Today, as I sat in the entrance to the Mokhotlong Government Hospital waiting to meet with the District Medical Officer about some TTL business, I watched as a cleaning woman swept the floor with two items: the common bundle of thatch people in Lesotho use for a broom, and a child’s chest X-ray for a dustpan.
The X-ray sheet must have been discarded at some point, or left behind in a place that gave the woman the impression that it could be refitted as a cleaning tool. Still, I have experienced too many instances at the hospital of lost or misplaced X-rays delaying the treatment of a child for the sight to register anything in me but vexation.
Nthabiseng, for one, is back in the safe-home now after having spent a good amount of time in the hospital. When we first took her there two weeks ago for her trouble breathing, the doctor who saw her suggested the problem might be either TB or that she had swallowed a foreign object, and scheduled a chest X-ray for the following day.
But in all my follow ups, I was unable to determine just what the doctor had observed when looking at the X-ray, or even where the X-ray was. Was there TB? Was there a foreign object? Apparently there was neither, as we would have heard about it if there was. But there was no X-ray to be found, either.
From looking through her bukana, or health booklet, I learned Nthabiseng was diagnosed instead as having “AZT-induced PCP,” or a form of pneumonia commonly found in malnourished children and people with weak immune systems, and which had been induced in Nthabiseng by her new regimen of antiretroviral HIV medication.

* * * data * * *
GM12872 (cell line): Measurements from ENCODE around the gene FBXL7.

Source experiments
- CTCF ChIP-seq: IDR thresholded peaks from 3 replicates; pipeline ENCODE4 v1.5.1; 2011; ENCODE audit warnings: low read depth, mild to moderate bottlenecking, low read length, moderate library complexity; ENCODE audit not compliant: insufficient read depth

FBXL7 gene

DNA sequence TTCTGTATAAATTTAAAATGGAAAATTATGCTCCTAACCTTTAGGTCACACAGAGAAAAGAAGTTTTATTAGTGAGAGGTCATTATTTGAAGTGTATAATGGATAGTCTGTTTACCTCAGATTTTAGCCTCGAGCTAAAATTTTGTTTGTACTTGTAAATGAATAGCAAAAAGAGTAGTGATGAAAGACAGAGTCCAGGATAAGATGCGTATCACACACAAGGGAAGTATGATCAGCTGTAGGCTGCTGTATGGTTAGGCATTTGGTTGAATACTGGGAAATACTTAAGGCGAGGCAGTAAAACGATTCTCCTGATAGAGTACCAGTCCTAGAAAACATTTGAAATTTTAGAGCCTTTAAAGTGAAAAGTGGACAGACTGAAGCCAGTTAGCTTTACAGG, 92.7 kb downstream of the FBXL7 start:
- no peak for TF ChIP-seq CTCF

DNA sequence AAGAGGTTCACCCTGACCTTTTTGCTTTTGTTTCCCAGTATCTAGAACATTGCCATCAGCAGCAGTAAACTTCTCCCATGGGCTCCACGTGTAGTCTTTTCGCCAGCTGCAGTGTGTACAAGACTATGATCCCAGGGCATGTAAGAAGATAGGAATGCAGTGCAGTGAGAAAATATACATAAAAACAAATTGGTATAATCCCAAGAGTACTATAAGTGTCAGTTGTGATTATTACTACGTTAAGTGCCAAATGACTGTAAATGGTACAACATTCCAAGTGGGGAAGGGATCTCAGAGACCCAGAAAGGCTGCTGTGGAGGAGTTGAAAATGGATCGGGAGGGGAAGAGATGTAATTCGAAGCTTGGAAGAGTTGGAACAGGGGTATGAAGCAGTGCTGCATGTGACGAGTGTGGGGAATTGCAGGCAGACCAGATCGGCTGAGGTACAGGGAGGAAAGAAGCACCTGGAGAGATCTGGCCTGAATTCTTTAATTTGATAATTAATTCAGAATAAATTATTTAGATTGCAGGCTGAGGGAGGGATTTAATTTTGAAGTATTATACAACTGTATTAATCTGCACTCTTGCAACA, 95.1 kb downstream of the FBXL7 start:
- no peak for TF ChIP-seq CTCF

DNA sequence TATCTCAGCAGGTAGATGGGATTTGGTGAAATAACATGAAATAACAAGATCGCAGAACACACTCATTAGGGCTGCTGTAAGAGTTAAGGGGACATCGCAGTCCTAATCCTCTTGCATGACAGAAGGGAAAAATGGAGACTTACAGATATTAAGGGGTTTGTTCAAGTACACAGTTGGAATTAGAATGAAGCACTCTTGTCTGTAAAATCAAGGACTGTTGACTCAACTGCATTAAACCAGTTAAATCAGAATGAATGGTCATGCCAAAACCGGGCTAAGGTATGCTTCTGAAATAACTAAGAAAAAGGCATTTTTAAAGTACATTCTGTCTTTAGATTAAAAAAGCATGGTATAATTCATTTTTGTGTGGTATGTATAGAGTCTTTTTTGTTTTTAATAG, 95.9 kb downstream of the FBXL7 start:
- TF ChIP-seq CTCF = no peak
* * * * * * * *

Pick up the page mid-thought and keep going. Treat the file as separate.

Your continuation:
Today, back at TTL, she is still wheezing a bit, but seems better and will hopefully conquer her illness — just as Retsepile seems to have conquered his.
Since having received the correct diagnosis of TB, and starting the proper medications for it, the tiny, emaciated little boy who not long ago was too weak to sit up, and who was so ill the doctor said he “probably won’t make it,” is now gaining weight rapidly and turning into the happy little boy he’s always had the potential to be. It’s been a heartwarming transformation to watch.
Nthabiseng and Retsepile are two of only five babies in the safe-home now, as the other, younger Nthabiseng — who had been here since birth — and rambunctious little Kokonyana both went home last week.
The other three remaining babies are: Khutliso, who is recovering well and is no longer vomiting his prescribed daily intake of plumpy nut; the younger Retsepile, now a chunky little girl; and Kabelo, whose arrival I recently wrote about.
We haven’t lost any children for some time here, which means our low numbers in the safe-home are indicative only of a string of TTL successes — a great reality to consider.
It’s a reality, for one reason or another, that stands in contrast in my mind with the sight of an X-ray being used as a dustpan at the hospital. We are swimming upstream here, but we are winning.
The TTLF Fellow is a representative of the North American organisation The Tiny Lives Foundation. Based for one year in Mokhotlong, Lesotho, the TTLF Fellow serves in an administrative support capacity for the Basotho charity TTL.